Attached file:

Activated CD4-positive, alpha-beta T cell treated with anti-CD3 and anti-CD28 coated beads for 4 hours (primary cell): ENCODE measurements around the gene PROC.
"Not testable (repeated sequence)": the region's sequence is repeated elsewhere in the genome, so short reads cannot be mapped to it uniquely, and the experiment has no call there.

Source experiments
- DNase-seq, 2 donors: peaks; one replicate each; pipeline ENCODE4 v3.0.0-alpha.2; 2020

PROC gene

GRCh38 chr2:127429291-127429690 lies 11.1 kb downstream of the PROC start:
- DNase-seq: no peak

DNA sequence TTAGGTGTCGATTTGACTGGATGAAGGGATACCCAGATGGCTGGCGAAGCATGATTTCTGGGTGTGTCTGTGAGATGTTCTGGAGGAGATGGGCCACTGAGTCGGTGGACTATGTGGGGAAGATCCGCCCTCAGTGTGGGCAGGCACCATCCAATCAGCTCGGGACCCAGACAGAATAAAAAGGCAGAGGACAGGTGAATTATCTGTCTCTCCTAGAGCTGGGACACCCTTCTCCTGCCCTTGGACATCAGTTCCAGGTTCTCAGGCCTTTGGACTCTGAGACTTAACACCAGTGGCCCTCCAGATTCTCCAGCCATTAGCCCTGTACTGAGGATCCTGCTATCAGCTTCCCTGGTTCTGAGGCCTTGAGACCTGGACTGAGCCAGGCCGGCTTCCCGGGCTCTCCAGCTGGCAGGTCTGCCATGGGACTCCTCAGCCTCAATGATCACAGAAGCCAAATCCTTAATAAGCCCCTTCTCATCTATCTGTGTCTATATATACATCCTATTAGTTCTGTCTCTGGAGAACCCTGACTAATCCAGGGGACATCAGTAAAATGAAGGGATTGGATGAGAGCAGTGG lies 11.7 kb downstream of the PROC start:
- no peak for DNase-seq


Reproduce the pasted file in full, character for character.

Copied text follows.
Activated CD4-positive, alpha-beta T cell treated with anti-CD3 and anti-CD28 coated beads for 4 hours (primary cell): ENCODE measurements around the gene PROC.
"Not testable (repeated sequence)": the region's sequence is repeated elsewhere in the genome, so short reads cannot be mapped to it uniquely, and the experiment has no call there.

Source experiments
- DNase-seq, 2 donors: peaks; one replicate each; pipeline ENCODE4 v3.0.0-alpha.2; 2020

PROC gene

GRCh38 chr2:127429291-127429690 lies 11.1 kb downstream of the PROC start:
- DNase-seq: no peak

DNA sequence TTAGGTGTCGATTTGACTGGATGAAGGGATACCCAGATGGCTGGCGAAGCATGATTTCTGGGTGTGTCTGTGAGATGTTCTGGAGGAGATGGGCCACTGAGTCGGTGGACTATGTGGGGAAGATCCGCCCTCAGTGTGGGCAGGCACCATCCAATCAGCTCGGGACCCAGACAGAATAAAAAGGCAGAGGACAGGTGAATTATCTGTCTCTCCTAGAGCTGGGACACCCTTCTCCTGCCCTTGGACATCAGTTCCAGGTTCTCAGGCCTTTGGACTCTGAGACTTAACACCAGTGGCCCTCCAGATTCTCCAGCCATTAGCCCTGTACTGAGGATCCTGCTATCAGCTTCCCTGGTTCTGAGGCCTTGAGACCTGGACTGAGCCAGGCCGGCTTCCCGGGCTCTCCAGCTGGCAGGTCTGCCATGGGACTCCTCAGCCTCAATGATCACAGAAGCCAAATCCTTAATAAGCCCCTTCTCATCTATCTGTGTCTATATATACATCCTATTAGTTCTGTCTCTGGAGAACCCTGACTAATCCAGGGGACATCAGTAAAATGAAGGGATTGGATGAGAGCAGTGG lies 11.7 kb downstream of the PROC start:
- no peak for DNase-seq